Targeting and dynamics of gene repression during stem cell differentiation

Lienert, Florian. Targeting and dynamics of gene repression during stem cell differentiation. 2011, Doctoral Thesis, University of Basel, Faculty of Science.


Official URL: http://edoc.unibas.ch/diss/DissB_9686

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The identity and function of different cellular subtypes critically depend on their unique set of expressed genes. Gene expression programs and their changes during development are mainly controlled by sequence-specific DNA binding factors. It has recently become clear that chromatin modifications are important regulators of these processes. While there are several chromatin-based pathways that correlate with gene repression, their exact role in silencing remains elusive. Moreover, for many repressive chromatin modifications a complete picture of the genomic distribution and its dynamics during development is lacking. Finally, it is still unclear how these genomic patterns of repressive chromatin marks are established. For my PhD work, I set out to address these questions by studying the targeting of H3K9me2 and DNA methylation during cellular differentiation.
Our analysis revealed that H3K9me2 is highly abundant in embryonic stem cells and occurs in large domains that occupy more than half of the genome. H3K9me2 marks chromatin outside of transcribed, active or polycomb regulated sites, possibly keeping it in a repressed state. Importantly, abundance of H3K9me2 increases only slightly during neuronal differentiation, with a localized gain occurring at gene bodies of transcribed genes. By gene expression profiling we further show that the transcriptome complexity is very similar in stem cells and derived post-mitotic neurons. These data are in contrast to a previously suggested model which states that the pluripotent state of stem cells is accompanied by a global reduction in heterochromatin and a concomitant higher proportion of transcription. Together with results from other groups our data rather indicate that repressive chromatin is abundant in stem cells and upon differentiation gets redistributed only locally and not globally. It has been suggested that such a localized increase of repression at gene regulatory regions helps stabilizing lineage choices and differentiation processes.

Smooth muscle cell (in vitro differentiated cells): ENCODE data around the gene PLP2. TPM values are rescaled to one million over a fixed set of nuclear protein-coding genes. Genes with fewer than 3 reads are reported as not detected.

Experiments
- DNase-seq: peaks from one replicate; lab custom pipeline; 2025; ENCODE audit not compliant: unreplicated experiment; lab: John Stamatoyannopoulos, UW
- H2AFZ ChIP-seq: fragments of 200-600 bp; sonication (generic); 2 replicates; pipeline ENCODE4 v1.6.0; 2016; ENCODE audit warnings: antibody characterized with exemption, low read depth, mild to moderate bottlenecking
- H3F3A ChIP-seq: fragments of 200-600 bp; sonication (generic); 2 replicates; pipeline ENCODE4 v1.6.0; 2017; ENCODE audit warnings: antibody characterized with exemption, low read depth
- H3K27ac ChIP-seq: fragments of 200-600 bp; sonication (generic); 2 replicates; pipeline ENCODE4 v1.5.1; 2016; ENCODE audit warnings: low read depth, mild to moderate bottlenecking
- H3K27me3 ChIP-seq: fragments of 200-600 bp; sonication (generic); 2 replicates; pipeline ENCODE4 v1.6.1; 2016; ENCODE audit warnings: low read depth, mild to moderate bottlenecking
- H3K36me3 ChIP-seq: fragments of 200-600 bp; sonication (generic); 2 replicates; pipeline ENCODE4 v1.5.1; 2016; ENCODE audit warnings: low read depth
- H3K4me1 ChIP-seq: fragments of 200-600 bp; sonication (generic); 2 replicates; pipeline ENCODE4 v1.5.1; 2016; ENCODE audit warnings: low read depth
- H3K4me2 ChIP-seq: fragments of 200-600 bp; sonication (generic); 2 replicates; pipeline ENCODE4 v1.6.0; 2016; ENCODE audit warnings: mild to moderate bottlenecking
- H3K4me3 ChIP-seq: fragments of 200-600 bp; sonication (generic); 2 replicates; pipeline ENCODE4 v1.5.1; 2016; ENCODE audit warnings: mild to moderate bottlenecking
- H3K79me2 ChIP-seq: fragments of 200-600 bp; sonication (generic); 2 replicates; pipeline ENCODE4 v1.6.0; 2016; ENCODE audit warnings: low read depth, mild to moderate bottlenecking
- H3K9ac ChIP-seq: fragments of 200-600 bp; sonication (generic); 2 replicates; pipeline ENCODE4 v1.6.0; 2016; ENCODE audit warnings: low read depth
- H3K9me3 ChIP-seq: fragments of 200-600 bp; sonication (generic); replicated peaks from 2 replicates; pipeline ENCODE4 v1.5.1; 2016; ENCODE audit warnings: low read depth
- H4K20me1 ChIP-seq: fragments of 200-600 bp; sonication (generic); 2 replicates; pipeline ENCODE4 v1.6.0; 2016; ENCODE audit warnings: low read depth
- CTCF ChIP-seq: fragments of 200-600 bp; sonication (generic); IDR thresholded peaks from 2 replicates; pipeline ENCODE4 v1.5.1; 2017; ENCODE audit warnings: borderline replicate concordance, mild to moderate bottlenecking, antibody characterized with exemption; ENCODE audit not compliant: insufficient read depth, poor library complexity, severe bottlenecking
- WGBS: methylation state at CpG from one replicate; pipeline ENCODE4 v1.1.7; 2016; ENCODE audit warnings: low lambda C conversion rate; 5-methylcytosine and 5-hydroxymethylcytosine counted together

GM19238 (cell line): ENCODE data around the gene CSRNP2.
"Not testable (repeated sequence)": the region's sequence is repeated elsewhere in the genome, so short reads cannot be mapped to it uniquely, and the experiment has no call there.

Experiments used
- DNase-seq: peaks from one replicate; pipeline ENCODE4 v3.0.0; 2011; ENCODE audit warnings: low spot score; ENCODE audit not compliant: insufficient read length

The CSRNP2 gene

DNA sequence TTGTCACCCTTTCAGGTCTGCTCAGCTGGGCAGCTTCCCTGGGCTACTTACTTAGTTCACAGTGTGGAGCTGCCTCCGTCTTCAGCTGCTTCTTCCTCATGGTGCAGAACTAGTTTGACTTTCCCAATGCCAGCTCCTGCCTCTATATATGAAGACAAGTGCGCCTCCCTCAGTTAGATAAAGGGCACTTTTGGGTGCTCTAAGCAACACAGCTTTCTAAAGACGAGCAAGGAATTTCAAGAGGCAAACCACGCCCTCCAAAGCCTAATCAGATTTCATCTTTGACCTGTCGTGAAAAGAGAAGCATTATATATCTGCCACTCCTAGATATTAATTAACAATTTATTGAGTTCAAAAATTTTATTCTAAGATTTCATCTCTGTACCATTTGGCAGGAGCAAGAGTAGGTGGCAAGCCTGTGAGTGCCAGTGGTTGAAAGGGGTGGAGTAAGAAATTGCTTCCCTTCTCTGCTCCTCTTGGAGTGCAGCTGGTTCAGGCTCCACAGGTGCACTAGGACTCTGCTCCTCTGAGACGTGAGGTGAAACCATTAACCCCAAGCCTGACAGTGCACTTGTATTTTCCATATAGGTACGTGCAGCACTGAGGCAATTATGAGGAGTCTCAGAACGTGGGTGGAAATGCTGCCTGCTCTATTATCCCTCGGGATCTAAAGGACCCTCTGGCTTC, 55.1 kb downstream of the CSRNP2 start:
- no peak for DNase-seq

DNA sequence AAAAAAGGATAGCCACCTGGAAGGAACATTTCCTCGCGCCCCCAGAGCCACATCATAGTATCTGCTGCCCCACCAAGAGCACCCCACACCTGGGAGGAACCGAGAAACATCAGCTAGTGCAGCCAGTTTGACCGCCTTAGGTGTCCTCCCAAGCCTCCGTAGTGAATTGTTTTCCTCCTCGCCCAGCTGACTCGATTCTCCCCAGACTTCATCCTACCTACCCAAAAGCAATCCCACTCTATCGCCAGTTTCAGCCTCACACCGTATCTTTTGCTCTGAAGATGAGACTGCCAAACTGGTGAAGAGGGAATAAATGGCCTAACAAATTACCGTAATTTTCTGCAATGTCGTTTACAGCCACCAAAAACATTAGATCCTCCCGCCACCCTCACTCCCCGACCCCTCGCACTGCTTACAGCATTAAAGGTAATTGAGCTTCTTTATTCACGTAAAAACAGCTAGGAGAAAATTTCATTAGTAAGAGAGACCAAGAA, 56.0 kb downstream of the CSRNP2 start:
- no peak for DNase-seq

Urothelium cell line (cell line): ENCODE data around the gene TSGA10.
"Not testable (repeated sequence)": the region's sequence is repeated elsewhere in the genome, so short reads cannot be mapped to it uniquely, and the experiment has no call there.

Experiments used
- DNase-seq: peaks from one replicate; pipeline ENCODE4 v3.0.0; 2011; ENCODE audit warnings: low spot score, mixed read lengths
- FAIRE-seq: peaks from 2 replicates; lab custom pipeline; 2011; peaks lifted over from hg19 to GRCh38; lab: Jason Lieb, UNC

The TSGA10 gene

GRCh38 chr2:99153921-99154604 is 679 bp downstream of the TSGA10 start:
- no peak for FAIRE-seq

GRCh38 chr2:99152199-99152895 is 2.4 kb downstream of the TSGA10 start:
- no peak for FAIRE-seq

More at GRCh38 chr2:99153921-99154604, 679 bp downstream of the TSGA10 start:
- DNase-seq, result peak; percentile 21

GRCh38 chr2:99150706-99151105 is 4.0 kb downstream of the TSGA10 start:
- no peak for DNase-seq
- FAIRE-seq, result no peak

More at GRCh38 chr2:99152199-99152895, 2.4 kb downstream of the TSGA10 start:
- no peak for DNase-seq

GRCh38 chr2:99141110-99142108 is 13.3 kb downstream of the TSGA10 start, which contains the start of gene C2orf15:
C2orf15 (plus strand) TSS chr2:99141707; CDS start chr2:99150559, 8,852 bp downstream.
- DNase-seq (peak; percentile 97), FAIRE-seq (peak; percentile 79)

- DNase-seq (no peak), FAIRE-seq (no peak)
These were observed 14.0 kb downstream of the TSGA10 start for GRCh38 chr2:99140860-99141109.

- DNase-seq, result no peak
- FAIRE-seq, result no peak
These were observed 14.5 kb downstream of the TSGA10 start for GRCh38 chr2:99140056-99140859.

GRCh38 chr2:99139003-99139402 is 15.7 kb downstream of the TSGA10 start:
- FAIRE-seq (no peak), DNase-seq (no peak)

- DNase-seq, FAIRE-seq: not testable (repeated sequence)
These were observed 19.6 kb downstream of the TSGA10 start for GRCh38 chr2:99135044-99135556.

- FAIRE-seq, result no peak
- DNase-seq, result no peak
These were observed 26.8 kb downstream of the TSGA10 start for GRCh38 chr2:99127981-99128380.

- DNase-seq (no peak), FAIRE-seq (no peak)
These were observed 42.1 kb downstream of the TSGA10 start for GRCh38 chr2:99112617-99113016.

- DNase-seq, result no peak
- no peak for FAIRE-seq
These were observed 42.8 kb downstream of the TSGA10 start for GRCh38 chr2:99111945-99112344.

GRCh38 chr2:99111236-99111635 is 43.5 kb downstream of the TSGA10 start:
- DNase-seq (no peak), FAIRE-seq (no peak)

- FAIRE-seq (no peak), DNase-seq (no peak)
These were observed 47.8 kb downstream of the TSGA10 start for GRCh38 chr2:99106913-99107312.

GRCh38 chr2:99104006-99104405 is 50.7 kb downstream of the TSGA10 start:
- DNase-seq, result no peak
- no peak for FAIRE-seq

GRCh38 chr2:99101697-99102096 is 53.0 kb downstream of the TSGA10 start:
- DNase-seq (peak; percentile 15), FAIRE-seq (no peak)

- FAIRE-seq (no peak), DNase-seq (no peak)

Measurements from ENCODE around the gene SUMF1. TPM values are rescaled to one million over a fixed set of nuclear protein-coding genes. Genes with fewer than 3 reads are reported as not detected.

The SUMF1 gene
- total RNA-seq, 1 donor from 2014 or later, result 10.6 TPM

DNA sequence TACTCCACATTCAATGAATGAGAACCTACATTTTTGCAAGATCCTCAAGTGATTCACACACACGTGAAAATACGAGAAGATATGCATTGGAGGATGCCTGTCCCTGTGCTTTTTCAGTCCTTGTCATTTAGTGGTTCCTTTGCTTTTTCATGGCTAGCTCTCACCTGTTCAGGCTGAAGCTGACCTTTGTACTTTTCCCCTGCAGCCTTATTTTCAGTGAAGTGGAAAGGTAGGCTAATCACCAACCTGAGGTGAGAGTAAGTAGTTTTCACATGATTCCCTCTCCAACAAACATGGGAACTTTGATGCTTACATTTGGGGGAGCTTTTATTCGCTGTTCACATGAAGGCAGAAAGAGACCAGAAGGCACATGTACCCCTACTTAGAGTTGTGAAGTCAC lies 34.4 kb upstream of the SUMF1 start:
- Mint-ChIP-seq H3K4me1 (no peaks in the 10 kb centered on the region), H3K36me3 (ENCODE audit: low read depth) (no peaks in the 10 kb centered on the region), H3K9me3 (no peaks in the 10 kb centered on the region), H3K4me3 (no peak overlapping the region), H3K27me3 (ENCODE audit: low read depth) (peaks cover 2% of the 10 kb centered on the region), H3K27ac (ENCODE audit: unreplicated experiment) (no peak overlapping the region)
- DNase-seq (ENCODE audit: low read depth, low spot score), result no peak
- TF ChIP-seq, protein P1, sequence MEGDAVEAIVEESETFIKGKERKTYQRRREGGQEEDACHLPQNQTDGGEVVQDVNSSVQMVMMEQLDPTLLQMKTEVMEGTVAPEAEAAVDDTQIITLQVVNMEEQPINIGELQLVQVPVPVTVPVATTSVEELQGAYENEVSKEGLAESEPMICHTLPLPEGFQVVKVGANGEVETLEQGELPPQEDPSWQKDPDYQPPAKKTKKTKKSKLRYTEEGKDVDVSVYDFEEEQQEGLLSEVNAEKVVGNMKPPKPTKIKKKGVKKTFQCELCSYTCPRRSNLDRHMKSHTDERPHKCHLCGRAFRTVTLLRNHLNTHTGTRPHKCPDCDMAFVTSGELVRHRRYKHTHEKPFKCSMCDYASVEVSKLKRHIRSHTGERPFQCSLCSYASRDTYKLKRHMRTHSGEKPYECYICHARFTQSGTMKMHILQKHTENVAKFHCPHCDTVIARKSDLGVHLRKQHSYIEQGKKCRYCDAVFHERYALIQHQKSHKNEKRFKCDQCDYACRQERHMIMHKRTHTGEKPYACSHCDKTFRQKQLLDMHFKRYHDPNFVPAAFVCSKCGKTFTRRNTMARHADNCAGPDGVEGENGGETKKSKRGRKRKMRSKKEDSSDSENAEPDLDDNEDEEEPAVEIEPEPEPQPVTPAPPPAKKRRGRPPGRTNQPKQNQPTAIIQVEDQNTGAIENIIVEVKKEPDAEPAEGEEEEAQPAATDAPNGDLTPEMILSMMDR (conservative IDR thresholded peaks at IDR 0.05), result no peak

In order to investigate how chromatin-based repression pathways are targeted to gene regulatory sites, we focused on DNA methylation, a modification whose catalysis and epigenetic propagation are well understood. By site-specific sequence integration experiments we show that 1 kb promoter elements are sufficient to recapitulate endogenous DNA methylation patterns in stem cells and their dynamic changes upon differentiation, in a process that is independent of transcription. In stem cells, promoters are protected from DNA methylation by small sequence elements that we termed methylation determining regions (MDRs). Protection from DNA methylation by MDRs depends on a combination of DNA binding motifs, which get recognized by transcription factors such as RFX2. It has been speculated before that establishment of an unmethylated promoter state is facilitated by proteins that recognize unmethylated CpGs. While not excluding a role in maintenance, our data suggest that CpG-richness alone is not sufficient for initiation of this chromatin state. Remarkably, no additional sequence besides an MDR is needed to recapitulate differentiation-induced de novo methylation. Moreover, MDRs are able to protect neighboring sequences from DNA methylation in stem cells and from de novo methylation during differentiation. These results imply that one possible way of differentiation-induced de novo methylation could involve reduced binding of factors that protect from DNA methylation.
In summary, H3K9me2 and DNA methylation occupy per default most the genome, even in cells with a high developmental potential. Accordingly, cellular differentiation is accompanied by focal, rather than global changes in repressive chromatin modifications. In the case of DNA methylation, such local changes at gene regulatory sites are determined by the underlying sequence and likely involve binding of transcription factors that protect from DNA methylation.
Advisors:Gasser, Susan
Committee Members:Schär, Primo-Leo and Schübeler, Dirk
Faculties and Departments:09 Associated Institutions > Friedrich Miescher Institut FMI
UniBasel Contributors:Gasser, Susan and Schär, Primo Leo
Item Type:Thesis
Thesis Subtype:Doctoral Thesis
Thesis no:9686
Thesis status:Complete
Number of Pages:1 Bd.
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edoc DOI:
Last Modified:22 Apr 2018 04:31
Deposited On:29 Dec 2011 11:27

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